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published on January 21, 2021 - 11:07 AM
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Banks are catching onto blooming financial technology providers (fintechs), which shorten the turnaround time for PPP loans. The burgeoning industry could make banks keep it around for good.

In the first round of PPP, Premier Valley Bank processed loans on their own, but for PPP2, they’re looking into operating with a fintech, which makes the process quicker for customers.

“The second go-around, we think we’re going to handle most of it in-house, but we are going to partner and help process some things,” said Premier Valley Bank CEO Lo Nestman.

Jim Ford, CEO at Central Valley Community Bank, also said they will be looking to partner for PPP2.

Ford currently has a partnership with a fintech to process PPP forgiveness, but not for application processing.

“We’re in the final stages of evaluating whether that would work for us this time around as well, so that we would do both the origination on that portal and the forgiveness on the portal altogether,” Ford said.

Ford says a fintech would save both customers and lenders from emailing or mailing documents back and forth. Customers would instead upload documents to a portal, which ensures customers know their information is uploaded, rather corresponding with several lenders throughout their nine-county territory.

But some community banks are hesitant about fintechs.

“For me and the community banks, it’s a little too much like Wall Street; but it’s always good to know what the competition is doing,” said Dennis Woods of United Security Bank.

Woods says he is open to what his employees think would be efficient. Loan quantity is a major determining factor because of the sheer volume of paperwork and documents being checked and scanned by third party software companies instead of bank employees.

“The actual loan officers need to decide whether that is time saving to them,” Woods said.

Fintechs make money through banks’ payments per customer application processed. Right now with mass lending, it’s a good time for fintechs to approach banks about using their services.

“We have just been solicited by about six fintech companies,” Woods said.

The benefits, Woods said, are that banks don’t have to chase paperwork. He described it as “clerical support,” since they can collect information for you. But the companies can’t decide whether businesses qualify, and some customers need interaction with lenders — and need hand holding through the process.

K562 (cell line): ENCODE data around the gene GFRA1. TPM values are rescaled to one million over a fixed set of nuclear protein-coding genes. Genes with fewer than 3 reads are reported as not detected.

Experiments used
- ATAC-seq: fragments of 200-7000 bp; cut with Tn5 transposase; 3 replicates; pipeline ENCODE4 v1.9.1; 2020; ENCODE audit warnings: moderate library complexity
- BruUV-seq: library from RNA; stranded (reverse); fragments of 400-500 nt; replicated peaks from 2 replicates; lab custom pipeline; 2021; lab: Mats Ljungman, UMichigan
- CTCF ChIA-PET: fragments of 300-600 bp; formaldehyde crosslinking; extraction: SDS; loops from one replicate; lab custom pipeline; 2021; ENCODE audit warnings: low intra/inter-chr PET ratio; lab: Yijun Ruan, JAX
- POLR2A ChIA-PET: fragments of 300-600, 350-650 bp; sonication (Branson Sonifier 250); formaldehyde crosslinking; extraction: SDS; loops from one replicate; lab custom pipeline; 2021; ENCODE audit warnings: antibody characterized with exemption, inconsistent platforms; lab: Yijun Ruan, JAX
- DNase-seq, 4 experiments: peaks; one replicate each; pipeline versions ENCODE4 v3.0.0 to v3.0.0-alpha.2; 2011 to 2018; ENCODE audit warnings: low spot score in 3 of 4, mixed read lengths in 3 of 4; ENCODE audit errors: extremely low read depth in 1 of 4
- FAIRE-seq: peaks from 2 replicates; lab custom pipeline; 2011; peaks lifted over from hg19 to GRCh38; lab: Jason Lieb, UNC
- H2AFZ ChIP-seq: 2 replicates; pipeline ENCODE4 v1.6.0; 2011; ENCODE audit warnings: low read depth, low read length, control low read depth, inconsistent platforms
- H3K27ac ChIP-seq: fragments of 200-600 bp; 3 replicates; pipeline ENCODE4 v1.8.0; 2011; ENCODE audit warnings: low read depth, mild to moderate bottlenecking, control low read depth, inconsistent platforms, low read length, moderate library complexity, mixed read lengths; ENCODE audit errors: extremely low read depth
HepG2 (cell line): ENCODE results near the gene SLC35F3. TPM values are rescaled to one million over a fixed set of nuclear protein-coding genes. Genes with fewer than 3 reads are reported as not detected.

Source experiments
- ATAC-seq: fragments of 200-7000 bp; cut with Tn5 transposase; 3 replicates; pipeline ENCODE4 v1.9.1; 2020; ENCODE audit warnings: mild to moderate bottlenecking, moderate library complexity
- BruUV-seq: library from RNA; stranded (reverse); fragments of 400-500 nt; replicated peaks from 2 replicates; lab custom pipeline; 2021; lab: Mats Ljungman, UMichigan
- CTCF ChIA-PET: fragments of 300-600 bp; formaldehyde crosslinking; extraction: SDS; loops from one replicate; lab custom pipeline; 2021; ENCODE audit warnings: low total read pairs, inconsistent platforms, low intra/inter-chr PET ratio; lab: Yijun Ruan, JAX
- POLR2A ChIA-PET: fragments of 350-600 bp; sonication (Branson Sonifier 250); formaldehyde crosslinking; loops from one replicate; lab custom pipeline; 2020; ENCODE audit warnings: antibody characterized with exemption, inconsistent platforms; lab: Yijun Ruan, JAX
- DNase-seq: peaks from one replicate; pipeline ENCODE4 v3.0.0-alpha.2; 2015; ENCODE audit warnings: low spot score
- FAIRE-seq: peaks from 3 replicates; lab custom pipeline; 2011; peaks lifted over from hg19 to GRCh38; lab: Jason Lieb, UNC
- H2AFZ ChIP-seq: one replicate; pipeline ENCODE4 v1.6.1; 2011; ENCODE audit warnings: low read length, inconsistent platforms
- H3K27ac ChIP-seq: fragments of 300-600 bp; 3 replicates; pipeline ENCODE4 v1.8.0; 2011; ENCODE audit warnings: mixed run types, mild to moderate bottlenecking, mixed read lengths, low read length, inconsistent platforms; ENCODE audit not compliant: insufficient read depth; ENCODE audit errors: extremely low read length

Steve Jones, chief operating officer at Suncrest Bank in Visalia, said that they are excited to partner with fintechs. He says it allows the bank to focus on their customers’ needs.

“That allows us to conduct our regular business, which we have a lot of,” Jones said.

Under the first draw, Suncrest Bank processed the loans manually, not using a financial technology company.

When their volume became too great the first round, they sent customers to a community development financial institution (CDFI) that uses a fintech.

This led to partnering with SmartBiz Loans, a fintech company. They have since partnered with them to create a U.S. Small Business Administration 7A loan program.

Numerated, a fintech Suncrest Bank partnered with for loan forgiveness, will also assist with PPP2 applications.

“It’s a tremendous amount of efficiency, allowing our markets to continue their regular business rather than stopping and working on PPP,” Jones said.

He also said the process has been self-explanatory for customers, and needed minimal explanation.

“It’s a fairly easy step-by-step process. They’ve likened it to the TurboTax of PPP, so anyone that’s done an online tax software for their own personal taxes will realize it’s a pretty simple fill in the blanks, and it’ll ask you some questions and it processes,” he said.

This may be the era when fintechs come into the mainstream. At their peak, they processed $250 million an hour, and $20 billion in PPP loans the first time.

“We’re excited about partnering with the fintechs and really seeing how we can help our businesses. It definitely complements what we do now,” Jones said.


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